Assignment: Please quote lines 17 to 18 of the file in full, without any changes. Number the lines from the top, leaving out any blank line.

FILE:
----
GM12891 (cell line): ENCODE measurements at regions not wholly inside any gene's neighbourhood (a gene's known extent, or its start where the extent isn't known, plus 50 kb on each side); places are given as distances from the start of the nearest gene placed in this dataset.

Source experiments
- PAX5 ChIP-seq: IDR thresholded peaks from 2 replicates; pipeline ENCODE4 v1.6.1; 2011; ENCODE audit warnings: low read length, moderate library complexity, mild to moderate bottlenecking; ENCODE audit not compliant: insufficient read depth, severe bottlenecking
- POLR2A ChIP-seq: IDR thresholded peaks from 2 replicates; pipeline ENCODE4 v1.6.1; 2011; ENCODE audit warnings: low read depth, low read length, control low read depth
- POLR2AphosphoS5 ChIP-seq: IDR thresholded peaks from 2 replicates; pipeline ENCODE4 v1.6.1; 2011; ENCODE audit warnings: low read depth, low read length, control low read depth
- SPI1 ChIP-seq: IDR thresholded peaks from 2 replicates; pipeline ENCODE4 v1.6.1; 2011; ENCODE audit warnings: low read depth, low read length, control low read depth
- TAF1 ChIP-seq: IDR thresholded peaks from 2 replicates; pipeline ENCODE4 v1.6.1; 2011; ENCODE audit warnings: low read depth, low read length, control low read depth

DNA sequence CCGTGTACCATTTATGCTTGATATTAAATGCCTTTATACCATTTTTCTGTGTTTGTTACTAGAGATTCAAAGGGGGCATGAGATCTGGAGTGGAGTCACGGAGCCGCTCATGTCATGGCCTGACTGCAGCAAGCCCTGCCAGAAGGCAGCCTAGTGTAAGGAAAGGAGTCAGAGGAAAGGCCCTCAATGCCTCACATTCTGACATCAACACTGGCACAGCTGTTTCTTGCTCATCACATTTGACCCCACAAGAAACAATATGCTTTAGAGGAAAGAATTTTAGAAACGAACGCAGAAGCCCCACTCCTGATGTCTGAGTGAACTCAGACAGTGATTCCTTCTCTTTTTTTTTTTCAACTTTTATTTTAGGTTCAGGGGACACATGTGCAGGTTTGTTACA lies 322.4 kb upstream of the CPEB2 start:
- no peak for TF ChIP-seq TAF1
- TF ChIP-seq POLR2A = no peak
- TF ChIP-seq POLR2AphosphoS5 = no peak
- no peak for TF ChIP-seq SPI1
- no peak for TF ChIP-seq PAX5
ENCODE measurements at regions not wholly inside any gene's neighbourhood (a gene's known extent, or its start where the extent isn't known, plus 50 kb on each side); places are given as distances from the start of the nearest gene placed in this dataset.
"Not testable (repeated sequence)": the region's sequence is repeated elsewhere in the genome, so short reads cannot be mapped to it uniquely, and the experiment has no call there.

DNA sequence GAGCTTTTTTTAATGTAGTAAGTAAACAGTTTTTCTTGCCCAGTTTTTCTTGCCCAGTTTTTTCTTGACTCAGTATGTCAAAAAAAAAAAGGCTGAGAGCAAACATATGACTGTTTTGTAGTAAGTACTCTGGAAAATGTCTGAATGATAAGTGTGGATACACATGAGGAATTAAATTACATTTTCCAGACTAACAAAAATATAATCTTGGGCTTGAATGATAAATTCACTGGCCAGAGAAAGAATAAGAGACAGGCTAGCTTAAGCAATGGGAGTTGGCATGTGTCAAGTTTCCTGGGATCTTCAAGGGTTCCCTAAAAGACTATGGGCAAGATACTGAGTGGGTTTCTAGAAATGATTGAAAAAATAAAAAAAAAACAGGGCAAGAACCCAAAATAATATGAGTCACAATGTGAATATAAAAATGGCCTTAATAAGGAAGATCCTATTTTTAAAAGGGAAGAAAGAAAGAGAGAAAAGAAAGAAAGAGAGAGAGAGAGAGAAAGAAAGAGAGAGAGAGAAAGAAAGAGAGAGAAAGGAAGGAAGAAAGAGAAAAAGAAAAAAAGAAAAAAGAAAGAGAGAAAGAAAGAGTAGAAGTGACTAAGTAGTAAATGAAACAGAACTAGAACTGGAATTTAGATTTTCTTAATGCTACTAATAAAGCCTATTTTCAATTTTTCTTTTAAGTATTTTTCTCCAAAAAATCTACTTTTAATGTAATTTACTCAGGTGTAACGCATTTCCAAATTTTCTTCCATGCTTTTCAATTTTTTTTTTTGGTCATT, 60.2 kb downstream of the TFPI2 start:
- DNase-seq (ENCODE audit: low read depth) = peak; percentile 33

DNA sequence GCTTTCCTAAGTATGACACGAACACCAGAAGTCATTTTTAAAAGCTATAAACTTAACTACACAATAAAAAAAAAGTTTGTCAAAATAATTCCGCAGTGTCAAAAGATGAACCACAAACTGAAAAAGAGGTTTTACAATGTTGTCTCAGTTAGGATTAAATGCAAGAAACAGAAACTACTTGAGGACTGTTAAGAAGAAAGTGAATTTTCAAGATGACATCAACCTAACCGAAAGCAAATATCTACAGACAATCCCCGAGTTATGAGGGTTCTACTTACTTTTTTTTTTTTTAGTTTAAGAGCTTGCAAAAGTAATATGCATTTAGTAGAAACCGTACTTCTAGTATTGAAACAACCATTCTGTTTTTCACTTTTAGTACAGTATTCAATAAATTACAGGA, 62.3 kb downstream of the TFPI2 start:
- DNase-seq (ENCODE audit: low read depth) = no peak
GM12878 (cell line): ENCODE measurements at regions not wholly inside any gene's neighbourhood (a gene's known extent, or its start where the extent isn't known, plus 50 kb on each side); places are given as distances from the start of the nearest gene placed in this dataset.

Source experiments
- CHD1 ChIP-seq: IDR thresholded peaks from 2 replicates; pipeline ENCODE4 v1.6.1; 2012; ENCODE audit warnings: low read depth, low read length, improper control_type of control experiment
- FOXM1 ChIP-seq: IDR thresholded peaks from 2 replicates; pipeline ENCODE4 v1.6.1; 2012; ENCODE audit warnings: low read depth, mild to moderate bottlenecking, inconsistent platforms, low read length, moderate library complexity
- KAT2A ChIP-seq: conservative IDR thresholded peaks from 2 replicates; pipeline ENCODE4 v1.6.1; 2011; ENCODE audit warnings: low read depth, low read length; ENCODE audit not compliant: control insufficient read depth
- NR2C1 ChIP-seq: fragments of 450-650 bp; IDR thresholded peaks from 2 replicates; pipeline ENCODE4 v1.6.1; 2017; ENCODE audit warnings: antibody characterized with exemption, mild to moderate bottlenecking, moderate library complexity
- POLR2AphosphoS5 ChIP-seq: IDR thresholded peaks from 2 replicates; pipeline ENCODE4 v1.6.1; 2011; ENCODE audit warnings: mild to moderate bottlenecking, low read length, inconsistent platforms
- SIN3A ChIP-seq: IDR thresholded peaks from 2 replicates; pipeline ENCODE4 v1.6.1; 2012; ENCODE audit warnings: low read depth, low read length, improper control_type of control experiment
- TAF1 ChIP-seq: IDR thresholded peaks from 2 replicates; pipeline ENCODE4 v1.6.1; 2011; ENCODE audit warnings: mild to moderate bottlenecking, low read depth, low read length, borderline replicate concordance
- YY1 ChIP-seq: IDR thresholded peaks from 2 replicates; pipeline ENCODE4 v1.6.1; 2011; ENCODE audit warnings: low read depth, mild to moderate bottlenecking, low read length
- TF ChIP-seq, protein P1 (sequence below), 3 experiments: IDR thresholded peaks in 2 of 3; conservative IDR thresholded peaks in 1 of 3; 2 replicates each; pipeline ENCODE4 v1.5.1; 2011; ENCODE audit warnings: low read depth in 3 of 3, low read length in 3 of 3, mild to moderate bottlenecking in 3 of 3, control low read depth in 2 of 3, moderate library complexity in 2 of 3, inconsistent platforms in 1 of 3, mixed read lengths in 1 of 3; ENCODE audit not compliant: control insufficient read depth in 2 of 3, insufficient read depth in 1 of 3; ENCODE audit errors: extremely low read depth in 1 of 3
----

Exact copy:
- DNase-seq (ENCODE audit: low read depth) = peak; percentile 33

DNA sequence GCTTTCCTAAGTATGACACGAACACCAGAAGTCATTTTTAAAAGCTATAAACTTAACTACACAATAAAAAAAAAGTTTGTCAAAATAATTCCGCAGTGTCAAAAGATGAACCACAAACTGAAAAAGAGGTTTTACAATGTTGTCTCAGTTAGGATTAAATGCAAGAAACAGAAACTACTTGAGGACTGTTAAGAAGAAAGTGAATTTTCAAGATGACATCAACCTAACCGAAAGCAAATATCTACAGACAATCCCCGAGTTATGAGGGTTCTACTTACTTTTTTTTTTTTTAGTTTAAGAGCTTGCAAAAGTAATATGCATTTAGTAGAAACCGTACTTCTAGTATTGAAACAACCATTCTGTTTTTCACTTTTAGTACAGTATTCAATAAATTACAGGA, 62.3 kb downstream of the TFPI2 start: